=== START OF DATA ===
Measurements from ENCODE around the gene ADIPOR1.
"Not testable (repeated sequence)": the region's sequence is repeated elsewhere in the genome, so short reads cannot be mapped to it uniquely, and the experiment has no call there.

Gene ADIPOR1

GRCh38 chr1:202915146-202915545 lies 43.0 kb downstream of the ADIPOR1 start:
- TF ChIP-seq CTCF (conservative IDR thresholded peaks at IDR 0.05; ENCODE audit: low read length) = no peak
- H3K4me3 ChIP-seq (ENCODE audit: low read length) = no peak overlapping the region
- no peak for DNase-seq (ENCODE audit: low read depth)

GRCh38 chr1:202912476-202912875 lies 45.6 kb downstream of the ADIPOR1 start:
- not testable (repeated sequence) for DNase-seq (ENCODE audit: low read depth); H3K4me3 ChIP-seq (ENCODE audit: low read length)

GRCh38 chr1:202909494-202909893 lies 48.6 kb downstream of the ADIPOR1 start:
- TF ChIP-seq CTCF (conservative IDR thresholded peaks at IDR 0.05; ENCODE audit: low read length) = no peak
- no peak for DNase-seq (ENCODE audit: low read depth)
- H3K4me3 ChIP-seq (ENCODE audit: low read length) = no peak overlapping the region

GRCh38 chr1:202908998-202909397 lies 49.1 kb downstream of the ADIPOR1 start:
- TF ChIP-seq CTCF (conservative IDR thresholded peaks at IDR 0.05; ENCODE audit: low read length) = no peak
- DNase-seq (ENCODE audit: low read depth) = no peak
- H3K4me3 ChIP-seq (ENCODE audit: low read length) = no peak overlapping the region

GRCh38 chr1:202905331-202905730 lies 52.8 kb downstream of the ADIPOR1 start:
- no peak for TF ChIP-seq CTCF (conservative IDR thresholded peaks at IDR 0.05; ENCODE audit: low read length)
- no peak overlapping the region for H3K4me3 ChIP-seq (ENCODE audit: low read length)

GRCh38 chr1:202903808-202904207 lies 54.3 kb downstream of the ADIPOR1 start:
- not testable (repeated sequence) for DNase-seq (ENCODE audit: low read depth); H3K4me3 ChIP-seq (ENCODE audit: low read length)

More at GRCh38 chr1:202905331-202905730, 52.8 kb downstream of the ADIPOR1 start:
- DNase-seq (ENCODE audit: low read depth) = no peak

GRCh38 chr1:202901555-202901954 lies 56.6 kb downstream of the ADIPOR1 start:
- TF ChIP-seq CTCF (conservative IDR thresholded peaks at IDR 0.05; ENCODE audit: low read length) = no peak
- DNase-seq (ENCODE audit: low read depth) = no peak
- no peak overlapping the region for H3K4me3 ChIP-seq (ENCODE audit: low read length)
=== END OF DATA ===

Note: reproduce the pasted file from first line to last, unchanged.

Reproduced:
Measurements from ENCODE around the gene ADIPOR1.
"Not testable (repeated sequence)": the region's sequence is repeated elsewhere in the genome, so short reads cannot be mapped to it uniquely, and the experiment has no call there.

Gene ADIPOR1

GRCh38 chr1:202915146-202915545 lies 43.0 kb downstream of the ADIPOR1 start:
- TF ChIP-seq CTCF (conservative IDR thresholded peaks at IDR 0.05; ENCODE audit: low read length) = no peak
- H3K4me3 ChIP-seq (ENCODE audit: low read length) = no peak overlapping the region
- no peak for DNase-seq (ENCODE audit: low read depth)

GRCh38 chr1:202912476-202912875 lies 45.6 kb downstream of the ADIPOR1 start:
- not testable (repeated sequence) for DNase-seq (ENCODE audit: low read depth); H3K4me3 ChIP-seq (ENCODE audit: low read length)

GRCh38 chr1:202909494-202909893 lies 48.6 kb downstream of the ADIPOR1 start:
- TF ChIP-seq CTCF (conservative IDR thresholded peaks at IDR 0.05; ENCODE audit: low read length) = no peak
- no peak for DNase-seq (ENCODE audit: low read depth)
- H3K4me3 ChIP-seq (ENCODE audit: low read length) = no peak overlapping the region

GRCh38 chr1:202908998-202909397 lies 49.1 kb downstream of the ADIPOR1 start:
- TF ChIP-seq CTCF (conservative IDR thresholded peaks at IDR 0.05; ENCODE audit: low read length) = no peak
- DNase-seq (ENCODE audit: low read depth) = no peak
- H3K4me3 ChIP-seq (ENCODE audit: low read length) = no peak overlapping the region

GRCh38 chr1:202905331-202905730 lies 52.8 kb downstream of the ADIPOR1 start:
- no peak for TF ChIP-seq CTCF (conservative IDR thresholded peaks at IDR 0.05; ENCODE audit: low read length)
- no peak overlapping the region for H3K4me3 ChIP-seq (ENCODE audit: low read length)

GRCh38 chr1:202903808-202904207 lies 54.3 kb downstream of the ADIPOR1 start:
- not testable (repeated sequence) for DNase-seq (ENCODE audit: low read depth); H3K4me3 ChIP-seq (ENCODE audit: low read length)

More at GRCh38 chr1:202905331-202905730, 52.8 kb downstream of the ADIPOR1 start:
- DNase-seq (ENCODE audit: low read depth) = no peak

GRCh38 chr1:202901555-202901954 lies 56.6 kb downstream of the ADIPOR1 start:
- TF ChIP-seq CTCF (conservative IDR thresholded peaks at IDR 0.05; ENCODE audit: low read length) = no peak
- DNase-seq (ENCODE audit: low read depth) = no peak
- no peak overlapping the region for H3K4me3 ChIP-seq (ENCODE audit: low read length)